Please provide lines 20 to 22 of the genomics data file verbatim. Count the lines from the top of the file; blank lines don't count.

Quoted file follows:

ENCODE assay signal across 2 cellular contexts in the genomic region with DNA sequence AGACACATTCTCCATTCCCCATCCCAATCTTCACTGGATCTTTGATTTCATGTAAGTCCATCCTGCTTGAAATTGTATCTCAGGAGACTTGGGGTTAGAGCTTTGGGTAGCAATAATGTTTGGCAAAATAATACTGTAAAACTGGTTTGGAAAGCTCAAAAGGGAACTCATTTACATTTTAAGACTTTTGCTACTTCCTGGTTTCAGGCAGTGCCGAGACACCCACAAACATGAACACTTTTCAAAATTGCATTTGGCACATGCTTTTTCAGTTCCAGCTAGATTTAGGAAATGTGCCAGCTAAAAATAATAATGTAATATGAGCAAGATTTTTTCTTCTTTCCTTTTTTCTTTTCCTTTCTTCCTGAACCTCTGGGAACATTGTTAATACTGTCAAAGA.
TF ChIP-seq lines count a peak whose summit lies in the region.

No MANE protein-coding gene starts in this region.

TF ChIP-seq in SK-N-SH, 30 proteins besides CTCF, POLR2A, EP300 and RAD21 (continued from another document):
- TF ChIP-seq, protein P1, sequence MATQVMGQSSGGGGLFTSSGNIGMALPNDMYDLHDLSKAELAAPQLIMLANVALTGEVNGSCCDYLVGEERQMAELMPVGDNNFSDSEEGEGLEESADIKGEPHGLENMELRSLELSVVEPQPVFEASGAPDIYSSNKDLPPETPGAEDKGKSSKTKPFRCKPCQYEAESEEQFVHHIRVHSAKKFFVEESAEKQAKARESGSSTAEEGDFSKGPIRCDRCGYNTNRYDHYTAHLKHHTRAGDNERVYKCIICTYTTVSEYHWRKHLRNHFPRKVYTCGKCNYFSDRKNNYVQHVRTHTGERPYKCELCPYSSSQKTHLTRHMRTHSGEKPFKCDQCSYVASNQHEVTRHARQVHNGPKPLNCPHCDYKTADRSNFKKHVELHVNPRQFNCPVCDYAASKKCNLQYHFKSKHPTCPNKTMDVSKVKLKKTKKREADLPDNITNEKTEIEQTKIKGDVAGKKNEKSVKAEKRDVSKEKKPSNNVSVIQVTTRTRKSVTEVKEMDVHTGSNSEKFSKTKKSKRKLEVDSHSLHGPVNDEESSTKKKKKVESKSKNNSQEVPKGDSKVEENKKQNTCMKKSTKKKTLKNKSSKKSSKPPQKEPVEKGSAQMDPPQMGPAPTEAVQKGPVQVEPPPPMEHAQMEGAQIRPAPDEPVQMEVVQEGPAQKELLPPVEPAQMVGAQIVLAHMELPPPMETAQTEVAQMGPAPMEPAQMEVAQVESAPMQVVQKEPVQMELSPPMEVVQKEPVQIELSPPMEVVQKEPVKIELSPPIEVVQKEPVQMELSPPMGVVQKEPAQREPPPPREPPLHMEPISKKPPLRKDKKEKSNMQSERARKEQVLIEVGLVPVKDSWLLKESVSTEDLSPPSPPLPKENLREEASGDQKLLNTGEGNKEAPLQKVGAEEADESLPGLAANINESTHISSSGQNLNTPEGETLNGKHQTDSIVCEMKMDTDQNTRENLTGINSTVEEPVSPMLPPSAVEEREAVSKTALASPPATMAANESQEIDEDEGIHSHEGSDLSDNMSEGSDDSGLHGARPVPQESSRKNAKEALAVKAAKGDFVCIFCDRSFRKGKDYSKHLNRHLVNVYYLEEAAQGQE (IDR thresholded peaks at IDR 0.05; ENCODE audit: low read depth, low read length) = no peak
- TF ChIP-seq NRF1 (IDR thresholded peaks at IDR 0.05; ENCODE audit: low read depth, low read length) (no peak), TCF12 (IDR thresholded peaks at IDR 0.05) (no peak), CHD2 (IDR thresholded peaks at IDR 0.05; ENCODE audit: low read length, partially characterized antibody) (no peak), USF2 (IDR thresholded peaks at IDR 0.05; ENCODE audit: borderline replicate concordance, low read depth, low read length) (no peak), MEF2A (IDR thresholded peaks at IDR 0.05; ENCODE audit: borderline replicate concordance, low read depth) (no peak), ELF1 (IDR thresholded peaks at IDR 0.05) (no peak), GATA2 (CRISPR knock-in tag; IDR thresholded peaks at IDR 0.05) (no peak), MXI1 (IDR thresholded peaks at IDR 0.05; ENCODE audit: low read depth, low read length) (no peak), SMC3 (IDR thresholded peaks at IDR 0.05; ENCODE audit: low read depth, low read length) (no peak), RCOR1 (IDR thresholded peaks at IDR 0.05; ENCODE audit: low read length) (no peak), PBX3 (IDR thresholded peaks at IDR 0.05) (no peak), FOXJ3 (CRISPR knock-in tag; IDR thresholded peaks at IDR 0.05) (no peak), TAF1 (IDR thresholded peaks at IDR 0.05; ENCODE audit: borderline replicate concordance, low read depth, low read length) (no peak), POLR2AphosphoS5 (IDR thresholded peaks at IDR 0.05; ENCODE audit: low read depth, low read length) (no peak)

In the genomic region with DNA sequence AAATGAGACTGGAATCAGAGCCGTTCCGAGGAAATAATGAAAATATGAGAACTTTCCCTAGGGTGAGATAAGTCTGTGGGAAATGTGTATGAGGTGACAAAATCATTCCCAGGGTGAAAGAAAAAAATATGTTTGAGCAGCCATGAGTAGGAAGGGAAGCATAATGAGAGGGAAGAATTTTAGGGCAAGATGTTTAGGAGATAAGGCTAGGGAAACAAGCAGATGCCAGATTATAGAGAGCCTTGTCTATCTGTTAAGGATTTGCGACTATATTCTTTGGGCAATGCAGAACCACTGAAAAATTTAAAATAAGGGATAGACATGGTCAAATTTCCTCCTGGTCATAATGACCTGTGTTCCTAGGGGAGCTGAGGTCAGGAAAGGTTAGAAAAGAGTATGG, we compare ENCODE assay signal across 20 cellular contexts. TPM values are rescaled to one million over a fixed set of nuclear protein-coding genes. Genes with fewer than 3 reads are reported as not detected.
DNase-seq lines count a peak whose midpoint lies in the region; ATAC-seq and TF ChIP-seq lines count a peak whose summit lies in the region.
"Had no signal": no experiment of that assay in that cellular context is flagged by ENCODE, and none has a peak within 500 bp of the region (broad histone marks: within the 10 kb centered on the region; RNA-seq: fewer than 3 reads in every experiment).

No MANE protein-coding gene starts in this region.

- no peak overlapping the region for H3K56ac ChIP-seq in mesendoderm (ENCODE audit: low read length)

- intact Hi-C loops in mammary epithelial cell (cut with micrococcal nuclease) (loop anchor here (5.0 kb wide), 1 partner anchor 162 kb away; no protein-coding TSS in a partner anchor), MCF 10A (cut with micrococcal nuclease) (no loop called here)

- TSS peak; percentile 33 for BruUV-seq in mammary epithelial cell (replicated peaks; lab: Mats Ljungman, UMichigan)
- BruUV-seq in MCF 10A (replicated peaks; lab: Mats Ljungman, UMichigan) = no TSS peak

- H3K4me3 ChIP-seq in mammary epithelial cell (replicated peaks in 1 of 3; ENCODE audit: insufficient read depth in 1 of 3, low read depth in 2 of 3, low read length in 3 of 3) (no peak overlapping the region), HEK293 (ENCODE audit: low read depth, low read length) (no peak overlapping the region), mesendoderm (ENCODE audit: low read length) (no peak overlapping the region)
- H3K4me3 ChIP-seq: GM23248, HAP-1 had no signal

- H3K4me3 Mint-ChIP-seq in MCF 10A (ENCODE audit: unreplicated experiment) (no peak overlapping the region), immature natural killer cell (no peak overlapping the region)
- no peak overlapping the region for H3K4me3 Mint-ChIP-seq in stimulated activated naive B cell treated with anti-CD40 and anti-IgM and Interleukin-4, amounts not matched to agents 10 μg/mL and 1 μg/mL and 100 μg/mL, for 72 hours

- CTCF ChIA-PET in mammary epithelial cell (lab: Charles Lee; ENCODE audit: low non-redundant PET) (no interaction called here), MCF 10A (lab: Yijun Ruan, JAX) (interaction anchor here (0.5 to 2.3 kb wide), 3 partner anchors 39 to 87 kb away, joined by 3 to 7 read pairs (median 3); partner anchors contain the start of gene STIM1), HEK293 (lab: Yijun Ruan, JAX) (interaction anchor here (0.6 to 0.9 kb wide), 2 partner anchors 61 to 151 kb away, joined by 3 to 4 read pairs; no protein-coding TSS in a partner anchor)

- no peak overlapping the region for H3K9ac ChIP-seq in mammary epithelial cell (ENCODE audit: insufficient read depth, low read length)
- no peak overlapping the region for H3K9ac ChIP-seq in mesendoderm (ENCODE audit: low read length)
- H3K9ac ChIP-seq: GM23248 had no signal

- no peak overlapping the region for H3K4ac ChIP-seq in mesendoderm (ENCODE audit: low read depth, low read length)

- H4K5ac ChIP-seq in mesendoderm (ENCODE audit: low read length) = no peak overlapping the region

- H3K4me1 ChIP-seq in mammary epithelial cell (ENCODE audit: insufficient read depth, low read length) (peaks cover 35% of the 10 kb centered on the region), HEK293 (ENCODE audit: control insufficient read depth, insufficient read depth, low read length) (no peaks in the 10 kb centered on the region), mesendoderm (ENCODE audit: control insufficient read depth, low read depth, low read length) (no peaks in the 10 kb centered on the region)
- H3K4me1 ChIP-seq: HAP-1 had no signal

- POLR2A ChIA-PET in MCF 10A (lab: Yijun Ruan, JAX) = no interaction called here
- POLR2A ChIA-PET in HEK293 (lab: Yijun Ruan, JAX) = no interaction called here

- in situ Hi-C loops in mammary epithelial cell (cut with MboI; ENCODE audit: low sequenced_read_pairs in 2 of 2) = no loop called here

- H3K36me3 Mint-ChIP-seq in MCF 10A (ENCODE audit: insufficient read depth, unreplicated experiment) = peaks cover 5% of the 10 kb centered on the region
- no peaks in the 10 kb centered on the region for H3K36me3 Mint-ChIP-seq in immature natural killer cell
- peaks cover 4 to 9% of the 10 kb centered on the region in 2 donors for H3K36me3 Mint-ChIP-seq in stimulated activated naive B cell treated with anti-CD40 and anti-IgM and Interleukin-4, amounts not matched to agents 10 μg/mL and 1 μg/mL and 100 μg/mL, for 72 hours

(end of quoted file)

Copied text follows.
- no peak overlapping the region for H3K9ac ChIP-seq in mammary epithelial cell (ENCODE audit: insufficient read depth, low read length)
- no peak overlapping the region for H3K9ac ChIP-seq in mesendoderm (ENCODE audit: low read length)
- H3K9ac ChIP-seq: GM23248 had no signal